[T]he new operation is determined to figure out how to make local online news a profitable venture and to reimagine the relationship among reader, blogger and news organization, with heavy aggregation and partnerships with area bloggers key parts of his strategy. [emphasis added]

Damn. We’re going to be reimagined. (Say, how much does that pay?)
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If objectivity is dead, then replace it with subjectivity done well

Be objective.

That’s the credo my newsroom presented to me, the young cub, four decades ago. But it did not require much time for me to realize that objectivity was merely an ideal, a sales pitch that proclaimed “we are professional and unbiased; thus believe us.” As the Grey Lady claims, it does its job “without fear or favor”: no bias affects the content of stories – or the selection of the stories themselves.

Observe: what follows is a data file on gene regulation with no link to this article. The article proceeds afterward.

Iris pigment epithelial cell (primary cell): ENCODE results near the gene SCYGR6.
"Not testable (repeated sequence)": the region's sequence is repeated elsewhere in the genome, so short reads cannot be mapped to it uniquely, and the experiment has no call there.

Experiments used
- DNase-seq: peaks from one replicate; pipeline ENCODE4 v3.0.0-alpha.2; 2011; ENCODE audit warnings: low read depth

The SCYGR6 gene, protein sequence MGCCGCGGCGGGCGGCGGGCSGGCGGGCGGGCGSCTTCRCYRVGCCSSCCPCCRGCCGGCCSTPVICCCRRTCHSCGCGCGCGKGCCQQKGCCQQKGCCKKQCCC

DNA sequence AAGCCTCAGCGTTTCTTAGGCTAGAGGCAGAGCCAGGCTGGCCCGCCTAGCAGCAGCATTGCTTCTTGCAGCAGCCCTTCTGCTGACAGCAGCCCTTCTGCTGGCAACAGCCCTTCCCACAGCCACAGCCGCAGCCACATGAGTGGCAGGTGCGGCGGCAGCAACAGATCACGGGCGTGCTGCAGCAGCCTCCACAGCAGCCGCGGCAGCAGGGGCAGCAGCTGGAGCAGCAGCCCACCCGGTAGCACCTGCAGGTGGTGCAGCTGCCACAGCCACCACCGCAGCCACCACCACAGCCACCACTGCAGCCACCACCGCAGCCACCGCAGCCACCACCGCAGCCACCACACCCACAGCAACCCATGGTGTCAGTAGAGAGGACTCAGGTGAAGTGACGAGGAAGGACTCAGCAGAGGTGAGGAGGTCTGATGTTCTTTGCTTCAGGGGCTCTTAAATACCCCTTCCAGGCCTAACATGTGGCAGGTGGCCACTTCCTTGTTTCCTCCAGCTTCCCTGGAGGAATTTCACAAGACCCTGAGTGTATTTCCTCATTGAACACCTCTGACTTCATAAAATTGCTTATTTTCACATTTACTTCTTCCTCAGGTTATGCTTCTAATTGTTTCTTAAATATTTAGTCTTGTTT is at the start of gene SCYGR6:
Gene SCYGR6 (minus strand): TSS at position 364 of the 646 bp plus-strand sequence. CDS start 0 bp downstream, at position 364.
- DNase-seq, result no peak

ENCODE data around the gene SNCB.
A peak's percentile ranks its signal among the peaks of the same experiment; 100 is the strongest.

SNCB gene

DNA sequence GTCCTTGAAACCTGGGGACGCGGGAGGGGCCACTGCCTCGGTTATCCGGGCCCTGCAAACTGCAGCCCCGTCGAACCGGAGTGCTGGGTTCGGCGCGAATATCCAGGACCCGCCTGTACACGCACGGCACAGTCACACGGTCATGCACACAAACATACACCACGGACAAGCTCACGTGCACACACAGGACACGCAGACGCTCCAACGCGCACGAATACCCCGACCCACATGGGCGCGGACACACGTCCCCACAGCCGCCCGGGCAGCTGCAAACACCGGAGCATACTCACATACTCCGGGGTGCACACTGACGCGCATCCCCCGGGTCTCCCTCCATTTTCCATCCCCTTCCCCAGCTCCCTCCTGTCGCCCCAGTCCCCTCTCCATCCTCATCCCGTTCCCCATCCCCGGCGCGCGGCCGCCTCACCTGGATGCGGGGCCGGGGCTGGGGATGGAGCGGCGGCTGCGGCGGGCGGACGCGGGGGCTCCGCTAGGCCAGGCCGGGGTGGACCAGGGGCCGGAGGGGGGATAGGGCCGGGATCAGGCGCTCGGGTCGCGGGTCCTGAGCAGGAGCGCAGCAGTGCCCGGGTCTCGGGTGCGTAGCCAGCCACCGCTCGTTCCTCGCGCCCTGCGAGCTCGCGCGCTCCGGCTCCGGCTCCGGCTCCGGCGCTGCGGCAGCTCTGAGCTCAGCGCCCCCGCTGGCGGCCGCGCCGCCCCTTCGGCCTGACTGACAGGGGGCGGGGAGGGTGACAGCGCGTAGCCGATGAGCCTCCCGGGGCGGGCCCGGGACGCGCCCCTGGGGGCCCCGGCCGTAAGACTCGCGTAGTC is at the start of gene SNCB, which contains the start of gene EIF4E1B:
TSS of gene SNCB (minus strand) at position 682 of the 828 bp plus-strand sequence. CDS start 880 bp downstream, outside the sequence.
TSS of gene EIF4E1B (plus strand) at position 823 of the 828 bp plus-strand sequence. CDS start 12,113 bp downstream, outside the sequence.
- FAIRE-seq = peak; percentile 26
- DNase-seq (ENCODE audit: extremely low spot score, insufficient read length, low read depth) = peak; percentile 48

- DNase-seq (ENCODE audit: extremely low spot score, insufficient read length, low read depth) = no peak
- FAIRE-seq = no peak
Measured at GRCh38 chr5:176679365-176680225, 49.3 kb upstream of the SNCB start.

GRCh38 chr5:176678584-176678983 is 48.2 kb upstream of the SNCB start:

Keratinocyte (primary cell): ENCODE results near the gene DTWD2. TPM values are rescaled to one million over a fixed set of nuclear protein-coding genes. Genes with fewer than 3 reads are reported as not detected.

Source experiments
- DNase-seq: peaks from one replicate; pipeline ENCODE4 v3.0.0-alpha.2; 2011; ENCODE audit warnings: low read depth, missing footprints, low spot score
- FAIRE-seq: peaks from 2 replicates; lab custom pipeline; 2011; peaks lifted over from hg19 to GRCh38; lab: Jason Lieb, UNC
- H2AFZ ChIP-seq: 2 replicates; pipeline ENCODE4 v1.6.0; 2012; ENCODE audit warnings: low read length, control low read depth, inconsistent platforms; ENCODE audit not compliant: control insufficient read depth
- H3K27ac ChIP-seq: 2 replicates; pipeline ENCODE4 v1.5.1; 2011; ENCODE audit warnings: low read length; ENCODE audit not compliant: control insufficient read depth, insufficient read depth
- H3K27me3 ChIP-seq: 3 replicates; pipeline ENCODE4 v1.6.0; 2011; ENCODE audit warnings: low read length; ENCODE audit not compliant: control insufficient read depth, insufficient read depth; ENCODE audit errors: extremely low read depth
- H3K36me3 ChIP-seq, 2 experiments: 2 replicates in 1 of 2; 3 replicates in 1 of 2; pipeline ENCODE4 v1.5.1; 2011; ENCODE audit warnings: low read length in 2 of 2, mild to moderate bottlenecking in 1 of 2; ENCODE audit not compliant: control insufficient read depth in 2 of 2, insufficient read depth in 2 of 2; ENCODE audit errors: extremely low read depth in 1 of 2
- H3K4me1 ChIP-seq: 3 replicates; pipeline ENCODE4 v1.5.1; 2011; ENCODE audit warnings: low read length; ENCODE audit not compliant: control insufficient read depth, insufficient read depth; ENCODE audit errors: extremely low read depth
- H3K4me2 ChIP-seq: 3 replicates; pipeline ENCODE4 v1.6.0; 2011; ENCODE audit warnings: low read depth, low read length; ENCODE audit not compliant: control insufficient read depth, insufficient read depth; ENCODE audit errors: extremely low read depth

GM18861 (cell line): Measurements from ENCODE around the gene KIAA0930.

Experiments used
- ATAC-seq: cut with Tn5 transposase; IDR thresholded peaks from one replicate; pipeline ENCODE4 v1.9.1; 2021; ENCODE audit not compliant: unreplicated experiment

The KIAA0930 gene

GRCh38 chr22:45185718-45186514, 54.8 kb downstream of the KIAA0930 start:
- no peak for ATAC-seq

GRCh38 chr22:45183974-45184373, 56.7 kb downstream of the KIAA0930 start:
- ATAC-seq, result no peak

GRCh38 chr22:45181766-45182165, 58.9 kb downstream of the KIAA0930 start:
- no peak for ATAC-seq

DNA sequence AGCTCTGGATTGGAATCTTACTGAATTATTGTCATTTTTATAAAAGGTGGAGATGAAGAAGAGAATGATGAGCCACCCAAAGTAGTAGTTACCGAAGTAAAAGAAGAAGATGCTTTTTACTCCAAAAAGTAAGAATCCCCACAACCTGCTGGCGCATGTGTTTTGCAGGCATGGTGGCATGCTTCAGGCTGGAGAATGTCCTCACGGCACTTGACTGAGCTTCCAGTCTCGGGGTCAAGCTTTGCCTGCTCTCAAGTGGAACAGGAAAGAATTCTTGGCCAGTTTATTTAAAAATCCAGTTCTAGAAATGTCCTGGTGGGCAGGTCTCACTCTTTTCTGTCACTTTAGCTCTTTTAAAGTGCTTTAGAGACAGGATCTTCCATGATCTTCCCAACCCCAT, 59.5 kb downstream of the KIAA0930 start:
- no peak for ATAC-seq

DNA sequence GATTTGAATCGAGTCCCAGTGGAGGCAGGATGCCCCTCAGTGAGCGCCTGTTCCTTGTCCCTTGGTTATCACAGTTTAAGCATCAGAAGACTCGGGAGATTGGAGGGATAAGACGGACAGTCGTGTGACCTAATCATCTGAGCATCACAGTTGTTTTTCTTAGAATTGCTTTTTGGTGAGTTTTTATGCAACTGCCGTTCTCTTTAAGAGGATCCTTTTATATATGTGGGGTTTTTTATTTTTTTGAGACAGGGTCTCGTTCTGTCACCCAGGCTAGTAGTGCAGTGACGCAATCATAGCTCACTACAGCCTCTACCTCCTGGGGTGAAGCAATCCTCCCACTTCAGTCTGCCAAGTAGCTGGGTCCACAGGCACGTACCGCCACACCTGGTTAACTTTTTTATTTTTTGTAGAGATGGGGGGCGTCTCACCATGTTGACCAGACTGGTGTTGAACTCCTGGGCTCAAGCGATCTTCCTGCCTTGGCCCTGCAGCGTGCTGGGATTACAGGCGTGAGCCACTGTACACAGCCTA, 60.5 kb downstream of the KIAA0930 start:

Well, as we see now, that’s bullshit. Journalism is entirely a subjective enterprise. Editors assign stories. Reporters select sources. Reporters select the questions for the sources. Reporters decide on the structure of the story: Does one point of view make the lede, or does the other? Editors edit the stories. Changes in structure are made, altering the reporter’s judgment. Journalism is judgment, and that involves heavy doses of subjectivity.

Yet I and hundreds of journalism professors continue to stride about our classrooms explaining and demanding objectivity from our students (who are living online quite subjectively and for the most part not doing it very well).